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Durham University

Department of Archaeology

Palaeopathology Summer School, August 2019

Department of Archaeology, Durham University

12th August to 23rd August 2019

The Fenwick Human Osteology Laboratory, Department of Archaeology, Durham University is running a 2-week short course in palaeopathology, 12th August - 23rd August 2019

Palaeopathology is the most direct evidence for health and well being in the past, and how it affected their daily lives. It is a field of bioarchaeology that has real relevance to understanding who we are today.

This hands-on practically based course will provide you with a unique opportunity to learn more about palaeopathology, and time in practical sessions will be the closest we can get to our ancestors.

Who is the course aimed at?

All people are welcome from within or outside archaeology and anthropology, and those in retirement looking to continue/pursue their interests. International applicants are very welcome.

Applicants need to be 18 years of age or over and have some education in the study of archaeological human remains.

What will the course cover?

The course will initially cover normal human variation (biological sex, age at death, metrical and non-metrical analysis) and then emphasize palaeopathology, including:

  • current palaeopathology practice
  • the history of its study
  • theory and practice in palaeopathology
  • all major disease categories
  • hands on practical experience, including considerations of pseudopathology
  • ethical issues surrounding palaeopathology and human remains
  • the multidisciplinary nature of palaeopathological study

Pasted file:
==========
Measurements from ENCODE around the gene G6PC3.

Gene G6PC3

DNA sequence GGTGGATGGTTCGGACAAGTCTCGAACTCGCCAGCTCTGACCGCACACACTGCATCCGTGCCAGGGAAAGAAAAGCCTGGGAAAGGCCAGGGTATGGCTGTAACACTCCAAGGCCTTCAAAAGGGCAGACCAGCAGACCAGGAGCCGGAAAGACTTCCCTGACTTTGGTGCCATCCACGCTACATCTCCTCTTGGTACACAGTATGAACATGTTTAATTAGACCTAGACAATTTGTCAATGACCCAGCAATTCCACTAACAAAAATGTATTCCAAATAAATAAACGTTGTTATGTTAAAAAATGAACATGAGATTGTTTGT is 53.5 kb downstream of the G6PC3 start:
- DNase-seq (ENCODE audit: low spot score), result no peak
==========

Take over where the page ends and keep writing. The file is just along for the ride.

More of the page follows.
• current research themes

Language of the course

The course will be taught in English primarily by:

There will also be some guest lectures from Durham and elsewhere.

Applicants should have a good command of English to get the most out of the course.

Brief course timetable

Those staying in Durham in college accommodation (see options below), will need to arrive on Sunday 11th August. Teaching will begin on Monday 12th August at 9.30 am in the Fenwick Human Osteology Laboratory, Department of Archaeology, Durham University. Teaching will take place from Monday to Friday each week, beginning at 9.30 am and ending by 5.00 pm. The weekend of the 17th and 18th August will be free of teaching so that course participants can explore Durham city and the surrounding region.

What is the cost of the course?

The basic fee for the 10 day course is £970. This covers all tuition and teaching materials, teas/coffees throughout the course, a start-of-course welcome reception (12th August), an end-of-course social event (22nd August), and an informal attendance certificate. Participants must provide their own lunches.

Is accommodation available?

Yes, you can stay in University accommodation or find private lodging (via https://www.thisisdurham.com/). University accommodation in one of our colleges will cost an additional £500 covering 12 nights bed and breakfast accommodation (single), from the 11th to 22nd August inclusive. Evening meals are not included.

Fee for course inc. welcome and end of course receptions

£970

With B&B accommodation

£1,470

How do I apply to attend this course?

We have 10 places available for the course in August 2019.

Applications must be received by April 30th, at which point all applicants will be considered for the 10 places available.

Applications should be made on the form downloadable at the bottom of this page, and submitted to archaeology.postgrad.research@durham.ac.uk.

Notification of acceptance will be given by the 24th May 2019 via email.

Payment for the course

Once you have received notification that you have been accepted, the full course payment deadline will due before the 7th June 2019. You will be notified on acceptance of how to pay your fees. In case of withdrawal, a full refund (minus an £150 administration fee) can be made available until the 31st May 2019. After this date all fees and accommodation costs are non-refundable.

Visas

Please note that it is the responsibility of the applicant to arrange their visa, should they require one. Applicants should also arrange their own travel and health insurance.

Please contact either Professor Roberts (c.a.roberts@durham.ac.uk) or Dr Jakob (betina.jakob@durham.ac.uk) for further information.

Resources